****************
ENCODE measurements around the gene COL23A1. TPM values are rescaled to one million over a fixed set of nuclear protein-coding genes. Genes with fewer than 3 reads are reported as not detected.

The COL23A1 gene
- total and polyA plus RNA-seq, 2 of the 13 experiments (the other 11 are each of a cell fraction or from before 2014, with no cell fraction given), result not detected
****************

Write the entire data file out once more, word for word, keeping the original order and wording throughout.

ENCODE measurements around the gene COL23A1. TPM values are rescaled to one million over a fixed set of nuclear protein-coding genes. Genes with fewer than 3 reads are reported as not detected.

The COL23A1 gene
- total and polyA plus RNA-seq, 2 of the 13 experiments (the other 11 are each of a cell fraction or from before 2014, with no cell fraction given), result not detected